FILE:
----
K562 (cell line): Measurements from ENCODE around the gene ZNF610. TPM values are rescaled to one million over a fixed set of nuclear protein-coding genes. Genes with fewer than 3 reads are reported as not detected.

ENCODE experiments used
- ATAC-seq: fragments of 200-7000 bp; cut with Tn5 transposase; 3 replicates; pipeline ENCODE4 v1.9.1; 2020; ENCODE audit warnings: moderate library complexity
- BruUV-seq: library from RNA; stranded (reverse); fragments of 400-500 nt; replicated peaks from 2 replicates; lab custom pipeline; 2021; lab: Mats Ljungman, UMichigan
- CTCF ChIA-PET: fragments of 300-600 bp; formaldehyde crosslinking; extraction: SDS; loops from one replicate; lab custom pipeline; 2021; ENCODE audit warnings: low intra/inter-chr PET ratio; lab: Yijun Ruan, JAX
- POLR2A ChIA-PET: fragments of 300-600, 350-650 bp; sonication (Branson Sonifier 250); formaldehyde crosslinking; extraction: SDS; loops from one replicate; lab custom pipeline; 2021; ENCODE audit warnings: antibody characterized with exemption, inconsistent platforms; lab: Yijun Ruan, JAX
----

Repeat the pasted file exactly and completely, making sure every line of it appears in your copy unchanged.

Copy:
K562 (cell line): Measurements from ENCODE around the gene ZNF610. TPM values are rescaled to one million over a fixed set of nuclear protein-coding genes. Genes with fewer than 3 reads are reported as not detected.

ENCODE experiments used
- ATAC-seq: fragments of 200-7000 bp; cut with Tn5 transposase; 3 replicates; pipeline ENCODE4 v1.9.1; 2020; ENCODE audit warnings: moderate library complexity
- BruUV-seq: library from RNA; stranded (reverse); fragments of 400-500 nt; replicated peaks from 2 replicates; lab custom pipeline; 2021; lab: Mats Ljungman, UMichigan
- CTCF ChIA-PET: fragments of 300-600 bp; formaldehyde crosslinking; extraction: SDS; loops from one replicate; lab custom pipeline; 2021; ENCODE audit warnings: low intra/inter-chr PET ratio; lab: Yijun Ruan, JAX
- POLR2A ChIA-PET: fragments of 300-600, 350-650 bp; sonication (Branson Sonifier 250); formaldehyde crosslinking; extraction: SDS; loops from one replicate; lab custom pipeline; 2021; ENCODE audit warnings: antibody characterized with exemption, inconsistent platforms; lab: Yijun Ruan, JAX